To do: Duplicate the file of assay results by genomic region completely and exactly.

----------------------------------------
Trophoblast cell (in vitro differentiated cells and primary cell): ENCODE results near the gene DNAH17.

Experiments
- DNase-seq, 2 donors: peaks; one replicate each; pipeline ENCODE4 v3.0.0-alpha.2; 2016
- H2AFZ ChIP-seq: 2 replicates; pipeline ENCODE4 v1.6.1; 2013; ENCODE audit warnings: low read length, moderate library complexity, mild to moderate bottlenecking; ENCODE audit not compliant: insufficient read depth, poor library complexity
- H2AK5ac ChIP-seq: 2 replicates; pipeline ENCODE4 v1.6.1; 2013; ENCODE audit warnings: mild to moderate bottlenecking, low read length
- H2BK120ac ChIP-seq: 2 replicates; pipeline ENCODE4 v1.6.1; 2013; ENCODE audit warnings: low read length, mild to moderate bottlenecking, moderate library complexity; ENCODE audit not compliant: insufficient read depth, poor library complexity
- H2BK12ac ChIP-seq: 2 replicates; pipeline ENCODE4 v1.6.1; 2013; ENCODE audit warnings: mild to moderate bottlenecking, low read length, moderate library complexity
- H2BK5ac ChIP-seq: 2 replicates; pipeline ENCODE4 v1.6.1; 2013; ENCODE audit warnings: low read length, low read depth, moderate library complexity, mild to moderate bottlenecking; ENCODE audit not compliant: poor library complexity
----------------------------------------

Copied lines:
Trophoblast cell (in vitro differentiated cells and primary cell): ENCODE results near the gene DNAH17.

Experiments
- DNase-seq, 2 donors: peaks; one replicate each; pipeline ENCODE4 v3.0.0-alpha.2; 2016
- H2AFZ ChIP-seq: 2 replicates; pipeline ENCODE4 v1.6.1; 2013; ENCODE audit warnings: low read length, moderate library complexity, mild to moderate bottlenecking; ENCODE audit not compliant: insufficient read depth, poor library complexity
- H2AK5ac ChIP-seq: 2 replicates; pipeline ENCODE4 v1.6.1; 2013; ENCODE audit warnings: mild to moderate bottlenecking, low read length
- H2BK120ac ChIP-seq: 2 replicates; pipeline ENCODE4 v1.6.1; 2013; ENCODE audit warnings: low read length, mild to moderate bottlenecking, moderate library complexity; ENCODE audit not compliant: insufficient read depth, poor library complexity
- H2BK12ac ChIP-seq: 2 replicates; pipeline ENCODE4 v1.6.1; 2013; ENCODE audit warnings: mild to moderate bottlenecking, low read length, moderate library complexity
- H2BK5ac ChIP-seq: 2 replicates; pipeline ENCODE4 v1.6.1; 2013; ENCODE audit warnings: low read length, low read depth, moderate library complexity, mild to moderate bottlenecking; ENCODE audit not compliant: poor library complexity